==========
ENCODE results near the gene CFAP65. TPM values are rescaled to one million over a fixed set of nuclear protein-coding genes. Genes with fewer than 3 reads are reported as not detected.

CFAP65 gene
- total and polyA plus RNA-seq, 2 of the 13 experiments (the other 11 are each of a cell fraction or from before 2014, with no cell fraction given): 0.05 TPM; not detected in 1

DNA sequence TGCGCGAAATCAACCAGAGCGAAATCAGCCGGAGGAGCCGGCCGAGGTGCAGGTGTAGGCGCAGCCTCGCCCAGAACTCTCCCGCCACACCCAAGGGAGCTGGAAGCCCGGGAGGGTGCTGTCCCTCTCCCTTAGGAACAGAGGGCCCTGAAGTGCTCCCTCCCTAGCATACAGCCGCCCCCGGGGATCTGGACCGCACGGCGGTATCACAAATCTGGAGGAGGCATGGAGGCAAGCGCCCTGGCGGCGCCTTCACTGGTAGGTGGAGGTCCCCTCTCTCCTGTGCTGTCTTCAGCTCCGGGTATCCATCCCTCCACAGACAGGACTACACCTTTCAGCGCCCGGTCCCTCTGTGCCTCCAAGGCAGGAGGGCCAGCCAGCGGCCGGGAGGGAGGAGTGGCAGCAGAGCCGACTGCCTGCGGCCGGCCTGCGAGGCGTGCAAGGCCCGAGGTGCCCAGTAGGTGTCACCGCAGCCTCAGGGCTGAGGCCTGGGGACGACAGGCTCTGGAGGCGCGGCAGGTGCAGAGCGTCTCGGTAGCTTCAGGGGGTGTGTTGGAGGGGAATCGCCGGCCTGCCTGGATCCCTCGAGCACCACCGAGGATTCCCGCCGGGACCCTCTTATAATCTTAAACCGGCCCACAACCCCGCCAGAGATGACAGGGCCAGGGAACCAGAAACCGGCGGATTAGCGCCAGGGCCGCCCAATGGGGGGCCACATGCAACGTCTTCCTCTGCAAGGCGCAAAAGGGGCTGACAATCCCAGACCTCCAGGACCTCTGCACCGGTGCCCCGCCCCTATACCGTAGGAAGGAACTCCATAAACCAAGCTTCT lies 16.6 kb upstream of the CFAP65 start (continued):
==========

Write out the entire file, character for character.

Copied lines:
ENCODE results near the gene CFAP65. TPM values are rescaled to one million over a fixed set of nuclear protein-coding genes. Genes with fewer than 3 reads are reported as not detected.

CFAP65 gene
- total and polyA plus RNA-seq, 2 of the 13 experiments (the other 11 are each of a cell fraction or from before 2014, with no cell fraction given): 0.05 TPM; not detected in 1

DNA sequence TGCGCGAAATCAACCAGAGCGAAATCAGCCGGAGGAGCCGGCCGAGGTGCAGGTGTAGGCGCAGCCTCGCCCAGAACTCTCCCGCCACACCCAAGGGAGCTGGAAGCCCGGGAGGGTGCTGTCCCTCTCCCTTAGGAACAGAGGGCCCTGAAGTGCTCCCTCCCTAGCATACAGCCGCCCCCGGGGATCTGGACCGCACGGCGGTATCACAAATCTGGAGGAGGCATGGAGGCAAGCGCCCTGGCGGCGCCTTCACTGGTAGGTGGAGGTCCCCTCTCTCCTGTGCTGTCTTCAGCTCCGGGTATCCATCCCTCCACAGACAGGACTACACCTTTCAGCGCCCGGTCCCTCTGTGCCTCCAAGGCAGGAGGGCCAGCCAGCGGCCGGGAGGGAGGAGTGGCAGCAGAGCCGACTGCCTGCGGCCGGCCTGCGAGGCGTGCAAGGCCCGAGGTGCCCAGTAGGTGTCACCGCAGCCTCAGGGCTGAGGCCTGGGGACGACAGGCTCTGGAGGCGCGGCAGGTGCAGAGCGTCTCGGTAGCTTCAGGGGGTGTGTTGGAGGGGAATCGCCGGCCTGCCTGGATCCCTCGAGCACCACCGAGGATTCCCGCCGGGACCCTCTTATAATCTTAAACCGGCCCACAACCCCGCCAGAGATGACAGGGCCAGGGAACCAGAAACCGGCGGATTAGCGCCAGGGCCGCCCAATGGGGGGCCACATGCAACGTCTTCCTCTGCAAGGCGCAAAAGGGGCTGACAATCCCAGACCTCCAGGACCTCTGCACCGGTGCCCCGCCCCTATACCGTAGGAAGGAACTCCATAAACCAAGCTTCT lies 16.6 kb upstream of the CFAP65 start (continued):